The World According to Monsanto is an in-depth look at the domination of the agricultural industry from one of the world s most insidious and powerful companies. A bold, brilliant film and a definite must-see for anyone who is interested in learning more about the multi-billion dollar, omni-powerful, and highly dangerous Monsanto.
French filmmaker Marie-Monique Robin spent some 20 years hearing about Monsanto before she set out to understand just what Monsanto was all about. Robin posits that perhaps the company s past can shed some light on what the company is all about today. Monsanto started out as one of the world s largest chemical companies and is responsible for the creation of Agent Orange (used during the Vietnam War), Aspartame, Bovine Growth Hormone, Polystyrene, PCBs and GE crops (genetically-engineered).
No other filmmaker has ever created such a compelling and damning case against Monsanto. The only other individual to come close to exposing the ugly reality of Monsanto s contribution to the planet is best-selling author Jeffrey Smith with his book Seeds of Deception .
Monsanto s leading product is Roundup - the world s best selling herbicide for the last 30 years. Monsanto is also the world s leader in biotechnology, with over 90% of the genetically modified organisms grown on the planet belonging to them. Most are modified to resist the application of Roundup technology
Roundup Ready Soy Beans account for 90% of all the soybeans grown in American.
When Roundup as introduced in 1974, the success of the product was, in part, due to its claims of being biodegradable, and that the product leaves the soil clean and is good for the environment. Monsanto was twice found guilty of false advertising. Monsanto has now removed the word biodegradable from its labels.
Monsanto's PCBs also have a lethal legacy. Robin interviews individuals in Pennsylvania who suffered serious health affects from Monsanto s PCB production plant. In 2001, 20,000 residents filed two lawsuits against Monsanto seeking compensation for the negative effects of the PCBs. Monsanto settled by paying $700 million dollars to build a special hospital, compensate the victims, and clean up the contaminated site. David Carpenter, the foremost expert on PCBs explains how the entire world is now contaminated with PCBs. They have gone into the water and into the air.
70% of the food in American stores contain bio-engineered elements.
Monsanto s GMOs, perhaps the products that are causing the most concern with activists around the globe, were only introduced in 1996 when their Roundup Ready Soybeans were approved for use in the USA. Today, less than 12 years later, Roundup Ready Soy Beans account for 90% of all the soybeans grown in American. 70% of the food in American stores contain bio-engineered elements. There is no labeling of genetically modified foods in the USA.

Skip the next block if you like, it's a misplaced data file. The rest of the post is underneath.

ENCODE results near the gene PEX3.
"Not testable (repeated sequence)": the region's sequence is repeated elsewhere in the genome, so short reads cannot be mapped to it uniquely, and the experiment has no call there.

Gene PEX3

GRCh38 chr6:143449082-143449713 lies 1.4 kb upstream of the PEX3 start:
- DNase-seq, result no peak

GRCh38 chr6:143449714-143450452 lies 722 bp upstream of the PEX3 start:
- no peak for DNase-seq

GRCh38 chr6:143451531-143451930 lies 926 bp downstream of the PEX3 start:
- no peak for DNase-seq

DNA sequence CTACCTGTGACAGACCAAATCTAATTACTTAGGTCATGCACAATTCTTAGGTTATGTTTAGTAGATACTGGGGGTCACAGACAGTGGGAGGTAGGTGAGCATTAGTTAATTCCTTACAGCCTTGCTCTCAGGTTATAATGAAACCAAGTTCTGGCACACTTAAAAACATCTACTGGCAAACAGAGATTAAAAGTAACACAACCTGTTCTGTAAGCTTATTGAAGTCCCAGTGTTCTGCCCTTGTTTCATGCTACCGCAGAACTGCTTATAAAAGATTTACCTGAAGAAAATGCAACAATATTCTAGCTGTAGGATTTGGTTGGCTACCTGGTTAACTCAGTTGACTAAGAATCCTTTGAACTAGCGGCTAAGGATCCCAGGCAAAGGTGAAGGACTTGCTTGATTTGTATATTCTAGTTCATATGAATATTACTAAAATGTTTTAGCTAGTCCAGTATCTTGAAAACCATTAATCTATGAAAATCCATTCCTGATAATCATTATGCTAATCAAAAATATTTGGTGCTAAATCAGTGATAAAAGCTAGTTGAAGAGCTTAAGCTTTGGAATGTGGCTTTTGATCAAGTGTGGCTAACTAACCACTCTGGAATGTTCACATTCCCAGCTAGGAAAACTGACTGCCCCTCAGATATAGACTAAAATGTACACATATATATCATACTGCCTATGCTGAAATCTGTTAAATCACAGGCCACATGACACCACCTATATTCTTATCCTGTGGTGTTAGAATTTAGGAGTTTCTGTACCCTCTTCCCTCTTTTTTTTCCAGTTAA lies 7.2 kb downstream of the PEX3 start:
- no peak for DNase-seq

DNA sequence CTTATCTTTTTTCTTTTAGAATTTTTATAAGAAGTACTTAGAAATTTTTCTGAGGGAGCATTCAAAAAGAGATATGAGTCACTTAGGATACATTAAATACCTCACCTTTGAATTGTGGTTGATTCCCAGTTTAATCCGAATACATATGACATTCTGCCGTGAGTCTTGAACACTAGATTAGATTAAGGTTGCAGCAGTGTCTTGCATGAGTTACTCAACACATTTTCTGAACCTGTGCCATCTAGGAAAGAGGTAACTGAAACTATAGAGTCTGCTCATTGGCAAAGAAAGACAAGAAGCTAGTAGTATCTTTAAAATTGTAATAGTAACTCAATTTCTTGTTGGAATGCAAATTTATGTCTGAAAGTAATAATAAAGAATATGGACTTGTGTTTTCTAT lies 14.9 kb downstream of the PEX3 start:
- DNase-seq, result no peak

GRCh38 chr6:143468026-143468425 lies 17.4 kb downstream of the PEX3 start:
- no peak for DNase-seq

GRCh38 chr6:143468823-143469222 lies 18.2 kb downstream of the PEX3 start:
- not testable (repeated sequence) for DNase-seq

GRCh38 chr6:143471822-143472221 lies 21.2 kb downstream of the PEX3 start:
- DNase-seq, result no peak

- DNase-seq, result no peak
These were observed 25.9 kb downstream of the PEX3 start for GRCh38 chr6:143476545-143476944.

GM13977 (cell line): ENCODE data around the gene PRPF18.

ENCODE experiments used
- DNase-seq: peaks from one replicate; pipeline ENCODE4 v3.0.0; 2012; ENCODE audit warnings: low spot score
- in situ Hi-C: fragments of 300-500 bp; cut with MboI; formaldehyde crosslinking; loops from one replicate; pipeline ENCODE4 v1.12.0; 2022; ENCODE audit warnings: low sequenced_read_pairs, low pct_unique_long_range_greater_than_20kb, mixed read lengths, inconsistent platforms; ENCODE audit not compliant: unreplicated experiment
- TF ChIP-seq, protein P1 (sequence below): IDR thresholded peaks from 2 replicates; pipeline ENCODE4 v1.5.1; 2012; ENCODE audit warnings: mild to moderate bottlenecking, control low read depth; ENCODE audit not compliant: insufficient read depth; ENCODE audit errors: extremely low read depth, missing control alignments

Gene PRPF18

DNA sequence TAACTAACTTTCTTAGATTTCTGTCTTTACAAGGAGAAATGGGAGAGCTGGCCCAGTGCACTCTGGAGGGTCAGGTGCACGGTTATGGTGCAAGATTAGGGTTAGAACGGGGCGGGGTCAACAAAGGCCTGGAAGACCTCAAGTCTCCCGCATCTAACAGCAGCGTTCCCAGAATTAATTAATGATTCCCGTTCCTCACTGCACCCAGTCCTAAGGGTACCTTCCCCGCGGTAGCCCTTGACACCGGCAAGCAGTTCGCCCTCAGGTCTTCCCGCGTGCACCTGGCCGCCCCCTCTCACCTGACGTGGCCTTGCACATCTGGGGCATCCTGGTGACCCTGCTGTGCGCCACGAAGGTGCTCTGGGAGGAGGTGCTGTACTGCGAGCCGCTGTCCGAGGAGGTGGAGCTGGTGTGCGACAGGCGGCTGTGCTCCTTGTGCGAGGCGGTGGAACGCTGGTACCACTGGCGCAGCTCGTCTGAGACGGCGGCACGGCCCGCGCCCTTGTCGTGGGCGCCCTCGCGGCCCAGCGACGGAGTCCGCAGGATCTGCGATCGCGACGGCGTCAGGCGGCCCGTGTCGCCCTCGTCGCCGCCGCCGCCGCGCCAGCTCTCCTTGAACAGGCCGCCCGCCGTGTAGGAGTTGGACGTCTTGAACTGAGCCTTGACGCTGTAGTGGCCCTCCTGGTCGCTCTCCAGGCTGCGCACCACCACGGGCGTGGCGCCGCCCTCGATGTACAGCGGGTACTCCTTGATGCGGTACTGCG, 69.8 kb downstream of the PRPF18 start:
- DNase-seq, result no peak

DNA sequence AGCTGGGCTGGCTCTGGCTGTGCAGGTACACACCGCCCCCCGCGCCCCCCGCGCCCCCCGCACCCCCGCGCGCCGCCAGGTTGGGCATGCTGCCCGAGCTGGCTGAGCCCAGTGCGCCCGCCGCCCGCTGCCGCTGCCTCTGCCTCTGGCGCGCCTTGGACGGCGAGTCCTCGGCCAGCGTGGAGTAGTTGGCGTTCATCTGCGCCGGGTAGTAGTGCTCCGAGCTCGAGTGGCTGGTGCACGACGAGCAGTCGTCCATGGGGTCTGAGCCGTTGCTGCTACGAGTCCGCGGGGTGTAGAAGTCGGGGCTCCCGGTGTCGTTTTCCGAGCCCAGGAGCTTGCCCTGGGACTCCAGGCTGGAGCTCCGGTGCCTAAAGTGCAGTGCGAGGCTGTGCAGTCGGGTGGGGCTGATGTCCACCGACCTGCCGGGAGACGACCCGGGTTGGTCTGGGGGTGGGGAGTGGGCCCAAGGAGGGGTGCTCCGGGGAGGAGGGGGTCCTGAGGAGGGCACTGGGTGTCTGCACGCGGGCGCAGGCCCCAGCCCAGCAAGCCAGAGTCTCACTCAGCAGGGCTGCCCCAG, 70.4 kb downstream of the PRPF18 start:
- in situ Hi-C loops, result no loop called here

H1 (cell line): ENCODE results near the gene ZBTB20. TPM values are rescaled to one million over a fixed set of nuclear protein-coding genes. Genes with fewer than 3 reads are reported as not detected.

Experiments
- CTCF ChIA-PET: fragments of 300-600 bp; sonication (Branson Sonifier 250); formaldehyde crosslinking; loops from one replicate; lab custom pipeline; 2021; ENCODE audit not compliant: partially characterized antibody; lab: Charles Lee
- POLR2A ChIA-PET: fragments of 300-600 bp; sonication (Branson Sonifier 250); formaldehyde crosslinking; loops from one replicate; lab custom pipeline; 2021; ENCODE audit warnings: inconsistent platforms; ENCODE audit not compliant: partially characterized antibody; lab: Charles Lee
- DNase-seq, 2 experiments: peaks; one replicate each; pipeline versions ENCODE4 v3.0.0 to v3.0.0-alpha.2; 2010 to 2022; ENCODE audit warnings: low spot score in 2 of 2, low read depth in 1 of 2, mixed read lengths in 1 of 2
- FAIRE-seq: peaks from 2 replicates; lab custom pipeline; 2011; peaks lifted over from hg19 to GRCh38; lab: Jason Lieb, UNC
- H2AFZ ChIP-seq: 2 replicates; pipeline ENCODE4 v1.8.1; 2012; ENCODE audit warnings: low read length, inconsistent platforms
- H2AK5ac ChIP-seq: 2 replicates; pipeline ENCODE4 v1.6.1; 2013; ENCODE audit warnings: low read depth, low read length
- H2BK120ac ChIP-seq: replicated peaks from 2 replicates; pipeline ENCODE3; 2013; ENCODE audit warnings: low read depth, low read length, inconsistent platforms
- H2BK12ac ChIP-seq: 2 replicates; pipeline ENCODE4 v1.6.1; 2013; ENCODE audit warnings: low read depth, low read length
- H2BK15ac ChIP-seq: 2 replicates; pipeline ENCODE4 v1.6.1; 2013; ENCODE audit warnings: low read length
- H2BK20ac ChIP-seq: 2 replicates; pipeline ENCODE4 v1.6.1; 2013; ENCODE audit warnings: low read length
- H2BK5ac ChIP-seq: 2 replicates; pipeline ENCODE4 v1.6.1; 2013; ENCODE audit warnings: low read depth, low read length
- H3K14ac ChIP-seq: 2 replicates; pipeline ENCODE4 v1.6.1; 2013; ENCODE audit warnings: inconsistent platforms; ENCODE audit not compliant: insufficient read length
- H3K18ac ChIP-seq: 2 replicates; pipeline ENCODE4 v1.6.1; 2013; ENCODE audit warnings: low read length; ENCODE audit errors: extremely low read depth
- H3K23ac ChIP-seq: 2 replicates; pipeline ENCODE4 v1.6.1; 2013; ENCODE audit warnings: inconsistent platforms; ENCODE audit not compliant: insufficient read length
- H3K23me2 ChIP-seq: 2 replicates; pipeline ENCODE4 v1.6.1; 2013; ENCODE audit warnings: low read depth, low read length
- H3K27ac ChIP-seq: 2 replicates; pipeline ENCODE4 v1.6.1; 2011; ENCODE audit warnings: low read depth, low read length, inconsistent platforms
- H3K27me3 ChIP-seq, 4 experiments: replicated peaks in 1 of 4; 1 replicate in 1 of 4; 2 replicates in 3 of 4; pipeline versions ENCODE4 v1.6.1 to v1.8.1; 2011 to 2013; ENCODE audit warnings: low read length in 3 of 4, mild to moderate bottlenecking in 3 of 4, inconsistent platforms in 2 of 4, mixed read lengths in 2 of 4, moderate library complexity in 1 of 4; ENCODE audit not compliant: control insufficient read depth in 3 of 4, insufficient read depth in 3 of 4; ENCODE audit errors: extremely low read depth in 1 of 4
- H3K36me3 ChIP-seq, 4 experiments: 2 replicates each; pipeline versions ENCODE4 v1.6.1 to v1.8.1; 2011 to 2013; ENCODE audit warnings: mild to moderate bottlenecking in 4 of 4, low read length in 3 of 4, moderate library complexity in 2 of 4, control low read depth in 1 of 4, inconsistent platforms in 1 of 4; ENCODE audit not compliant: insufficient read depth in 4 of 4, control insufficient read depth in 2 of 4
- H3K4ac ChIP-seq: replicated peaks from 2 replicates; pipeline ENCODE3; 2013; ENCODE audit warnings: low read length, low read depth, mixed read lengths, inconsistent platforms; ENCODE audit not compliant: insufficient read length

[Filmmaker Maria-Monique Robin] Monsanto also created the controversial Bovine Growth Hormone (rBHG), which is a transgenetic hormone injected into cows to increase milk yield. Monsanto was involved in a major bribery scandal in Canada over their attempts to bribe Health Canada workers into suppressing rBHG data. Eventually, Canada did not approve the drug for use in Canada. The European Parliament has disapproved its use.
Marie-Monique Robin has left no stone unturned in the Monsanto story. She interviews every authority on the subject (both pro and anti-Monsanto), traces American policy-making that allowed Monsanto to prosper and shows how many individuals who have worked to approve the technology.... --Green Muze
By all means, the deluge of damning information, string of political intricacies and overall ominous tone of the latest documentary by French journalist and director Marie-Monique Robin, "The World According to Monsanto," should have put me to sleep. But it didn't. In fact, it kept my stomach literally churning. The film, a National Film Board of Canada co-production, meticulously details the manipulative deeds of Monsanto Co., one of the world's biggest agrochemical-biotech companies, on its route to global domination by tracing a trail of evidence, cover-ups and tragedies from the American heartland and beyond. Notorious for its development of hazardous chemicals such as Agent Orange, PCBs (now banned) and the recombinant bovine growth hormone (rBGH), Monsanto is now also known for its monopoly on genetically modified (GM) seeds of food crops such as corn, wheat and soybeans. Despite the uncertainty of the long-term health effects of consuming and growing GM foods, the company's GM seeds are now widespread in much of North and South America. Non-labeling and genetic contamination The film documents the beginnings of the company as a chemical start-up in the early 1900s, producing saccharin, caffeine and vanillin. As we watch Robin Google up unclassified documents and interview a bevy of officials, scientists and farmers, we see that today's Monsanto is a giant multinational wielding its considerable financial, political and marketing clout to influence government officials, ruthlessly sue farmers using patent laws all the while surreptitiously lobbying to keep their potentially toxic products unlabelled or falsely advertised. Monsanto claims that their genetically modified seeds will solve the food crisis, especially in developing countries, where it will provide significant economic benefits, higher quality and better yield. Nevertheless, the film compellingly shows the unsettling possibilities of genetic contamination of conventional or local varieties of seeds by their genetically-engineered cousins, pointing to a horrific future where global plant biodiversity is nil and farmers are not able to grow anything but genetically contaminated food. It's a terrifying thought. But perhaps Monsanto's agenda is even simpler than all their lofty claims put together. As one farmer puts it, "The reason they do it is control. They want to control seed. They want to own life. I mean, this is the building blocks of food we are talking about. They are in the process of owning food, all food." Genetically modified seed "more powerful than bombs" And what of the future of global food security? In one interview, eco-activist Vandana Shiva asserts: "The second Green Revolution has nothing to do with food security ... it is about returns to Monsanto's profits... patenting is the real aim. If you look at Monsanto's research agenda, they are testing something like twenty crops at this point with BT (Bacillus thuringiensis) genes. There's nothing that they are leaving untouched the mustard, the okra, the rice, the brinjal (eggplant), the rice, the cauliflower once they have established the norm that seed can be owned as their property, royalties can be collected, and we will depend on them for every seed we grow, for every crop we grow. If they control seed, they control food... it's strategic, it's more powerful than bombs, more powerful than guns, and it's the best way to control the populations of the world." Importance of labelling genetically modified foods Despite the rather dismal picture it paints, the film does an excellent job in digging up and piecing the facts together, much of it easily available online (Robin also wrote a book, Le Monde Selon Monsanto, based on her investigations)... --Montreal Mirror